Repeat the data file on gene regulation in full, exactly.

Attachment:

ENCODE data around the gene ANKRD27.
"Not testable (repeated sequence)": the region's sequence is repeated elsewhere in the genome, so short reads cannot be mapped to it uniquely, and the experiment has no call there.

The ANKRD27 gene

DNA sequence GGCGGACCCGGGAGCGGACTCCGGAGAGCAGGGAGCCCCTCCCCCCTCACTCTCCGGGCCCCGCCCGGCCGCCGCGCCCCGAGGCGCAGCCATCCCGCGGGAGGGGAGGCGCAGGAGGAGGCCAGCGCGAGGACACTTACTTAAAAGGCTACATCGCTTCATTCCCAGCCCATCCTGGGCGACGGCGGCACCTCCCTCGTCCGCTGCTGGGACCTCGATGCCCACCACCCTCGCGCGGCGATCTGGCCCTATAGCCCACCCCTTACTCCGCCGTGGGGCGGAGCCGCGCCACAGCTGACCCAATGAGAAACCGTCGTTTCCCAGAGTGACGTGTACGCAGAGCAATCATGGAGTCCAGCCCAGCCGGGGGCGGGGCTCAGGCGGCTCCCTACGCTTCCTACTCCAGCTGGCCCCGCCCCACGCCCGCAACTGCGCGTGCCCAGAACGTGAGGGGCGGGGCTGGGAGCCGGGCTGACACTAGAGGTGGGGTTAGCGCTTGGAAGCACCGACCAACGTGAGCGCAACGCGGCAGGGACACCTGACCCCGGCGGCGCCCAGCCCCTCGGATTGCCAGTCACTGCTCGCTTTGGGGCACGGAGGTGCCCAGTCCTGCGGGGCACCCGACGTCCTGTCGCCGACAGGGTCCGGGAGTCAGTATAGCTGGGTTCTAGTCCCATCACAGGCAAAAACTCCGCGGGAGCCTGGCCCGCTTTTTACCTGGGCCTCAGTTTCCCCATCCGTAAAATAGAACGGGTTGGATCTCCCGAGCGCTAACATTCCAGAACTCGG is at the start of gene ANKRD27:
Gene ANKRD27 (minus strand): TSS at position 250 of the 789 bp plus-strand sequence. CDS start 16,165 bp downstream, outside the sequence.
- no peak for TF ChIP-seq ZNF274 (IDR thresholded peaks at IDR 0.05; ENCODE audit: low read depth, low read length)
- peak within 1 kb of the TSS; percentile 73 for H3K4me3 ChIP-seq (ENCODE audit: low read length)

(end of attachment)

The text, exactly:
ENCODE data around the gene ANKRD27.
"Not testable (repeated sequence)": the region's sequence is repeated elsewhere in the genome, so short reads cannot be mapped to it uniquely, and the experiment has no call there.

The ANKRD27 gene

DNA sequence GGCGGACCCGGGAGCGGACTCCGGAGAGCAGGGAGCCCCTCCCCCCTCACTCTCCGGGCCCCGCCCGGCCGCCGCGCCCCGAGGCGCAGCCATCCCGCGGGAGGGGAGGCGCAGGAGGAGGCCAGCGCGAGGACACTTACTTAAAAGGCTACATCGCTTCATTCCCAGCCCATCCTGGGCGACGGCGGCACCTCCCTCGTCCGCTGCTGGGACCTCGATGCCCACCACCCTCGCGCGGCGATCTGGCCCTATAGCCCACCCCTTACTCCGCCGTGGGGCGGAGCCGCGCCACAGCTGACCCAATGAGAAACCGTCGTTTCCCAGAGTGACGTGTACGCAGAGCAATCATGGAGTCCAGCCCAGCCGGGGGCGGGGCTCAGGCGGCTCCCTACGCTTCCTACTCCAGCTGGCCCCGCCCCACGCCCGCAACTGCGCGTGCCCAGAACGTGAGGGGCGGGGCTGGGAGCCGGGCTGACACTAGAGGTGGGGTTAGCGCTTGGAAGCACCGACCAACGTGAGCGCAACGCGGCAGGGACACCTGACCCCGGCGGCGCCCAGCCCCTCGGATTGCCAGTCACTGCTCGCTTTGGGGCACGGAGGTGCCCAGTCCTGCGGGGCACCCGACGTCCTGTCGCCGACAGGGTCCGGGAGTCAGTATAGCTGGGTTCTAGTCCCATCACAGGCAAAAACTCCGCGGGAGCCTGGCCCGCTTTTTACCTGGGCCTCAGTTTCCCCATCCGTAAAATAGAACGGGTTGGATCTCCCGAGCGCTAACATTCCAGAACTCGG is at the start of gene ANKRD27:
Gene ANKRD27 (minus strand): TSS at position 250 of the 789 bp plus-strand sequence. CDS start 16,165 bp downstream, outside the sequence.
- no peak for TF ChIP-seq ZNF274 (IDR thresholded peaks at IDR 0.05; ENCODE audit: low read depth, low read length)
- peak within 1 kb of the TSS; percentile 73 for H3K4me3 ChIP-seq (ENCODE audit: low read length)